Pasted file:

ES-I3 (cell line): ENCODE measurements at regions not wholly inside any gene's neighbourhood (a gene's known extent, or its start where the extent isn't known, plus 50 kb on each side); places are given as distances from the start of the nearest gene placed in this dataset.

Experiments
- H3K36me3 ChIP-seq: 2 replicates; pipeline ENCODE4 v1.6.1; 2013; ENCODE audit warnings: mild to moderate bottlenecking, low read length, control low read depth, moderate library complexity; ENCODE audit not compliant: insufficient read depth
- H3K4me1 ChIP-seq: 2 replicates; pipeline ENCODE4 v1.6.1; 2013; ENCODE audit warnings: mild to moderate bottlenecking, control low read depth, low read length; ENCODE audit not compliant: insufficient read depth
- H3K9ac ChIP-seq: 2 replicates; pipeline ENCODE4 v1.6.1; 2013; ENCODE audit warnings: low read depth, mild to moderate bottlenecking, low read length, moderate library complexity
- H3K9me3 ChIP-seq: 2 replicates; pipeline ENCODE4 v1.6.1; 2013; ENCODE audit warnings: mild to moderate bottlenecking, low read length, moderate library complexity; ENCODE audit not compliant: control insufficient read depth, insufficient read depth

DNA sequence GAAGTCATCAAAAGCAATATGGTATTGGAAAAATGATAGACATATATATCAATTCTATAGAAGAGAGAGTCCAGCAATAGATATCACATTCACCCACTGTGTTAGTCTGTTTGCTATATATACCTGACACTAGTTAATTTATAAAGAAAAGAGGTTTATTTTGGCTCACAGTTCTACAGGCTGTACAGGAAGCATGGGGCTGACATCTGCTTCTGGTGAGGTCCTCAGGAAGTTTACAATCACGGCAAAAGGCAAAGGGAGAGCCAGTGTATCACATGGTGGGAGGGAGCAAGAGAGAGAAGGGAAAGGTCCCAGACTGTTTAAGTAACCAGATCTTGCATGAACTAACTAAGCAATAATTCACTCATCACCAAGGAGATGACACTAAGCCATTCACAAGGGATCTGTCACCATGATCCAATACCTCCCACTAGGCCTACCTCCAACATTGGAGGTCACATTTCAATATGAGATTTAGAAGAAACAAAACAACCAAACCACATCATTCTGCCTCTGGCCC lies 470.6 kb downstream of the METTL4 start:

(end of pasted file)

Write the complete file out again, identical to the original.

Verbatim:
ES-I3 (cell line): ENCODE measurements at regions not wholly inside any gene's neighbourhood (a gene's known extent, or its start where the extent isn't known, plus 50 kb on each side); places are given as distances from the start of the nearest gene placed in this dataset.

Experiments
- H3K36me3 ChIP-seq: 2 replicates; pipeline ENCODE4 v1.6.1; 2013; ENCODE audit warnings: mild to moderate bottlenecking, low read length, control low read depth, moderate library complexity; ENCODE audit not compliant: insufficient read depth
- H3K4me1 ChIP-seq: 2 replicates; pipeline ENCODE4 v1.6.1; 2013; ENCODE audit warnings: mild to moderate bottlenecking, control low read depth, low read length; ENCODE audit not compliant: insufficient read depth
- H3K9ac ChIP-seq: 2 replicates; pipeline ENCODE4 v1.6.1; 2013; ENCODE audit warnings: low read depth, mild to moderate bottlenecking, low read length, moderate library complexity
- H3K9me3 ChIP-seq: 2 replicates; pipeline ENCODE4 v1.6.1; 2013; ENCODE audit warnings: mild to moderate bottlenecking, low read length, moderate library complexity; ENCODE audit not compliant: control insufficient read depth, insufficient read depth

DNA sequence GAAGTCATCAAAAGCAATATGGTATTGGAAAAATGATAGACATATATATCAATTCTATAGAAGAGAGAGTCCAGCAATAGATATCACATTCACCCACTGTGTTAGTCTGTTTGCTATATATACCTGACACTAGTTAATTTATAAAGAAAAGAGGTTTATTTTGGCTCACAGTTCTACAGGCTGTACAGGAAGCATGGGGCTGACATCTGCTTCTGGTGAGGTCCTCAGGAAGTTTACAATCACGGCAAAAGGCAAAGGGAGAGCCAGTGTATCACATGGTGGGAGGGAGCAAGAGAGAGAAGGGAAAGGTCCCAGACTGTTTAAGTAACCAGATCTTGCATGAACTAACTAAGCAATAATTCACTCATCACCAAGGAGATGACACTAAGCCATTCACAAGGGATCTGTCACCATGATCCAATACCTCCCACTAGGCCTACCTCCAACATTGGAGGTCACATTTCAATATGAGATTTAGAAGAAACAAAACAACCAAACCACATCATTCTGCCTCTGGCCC lies 470.6 kb downstream of the METTL4 start: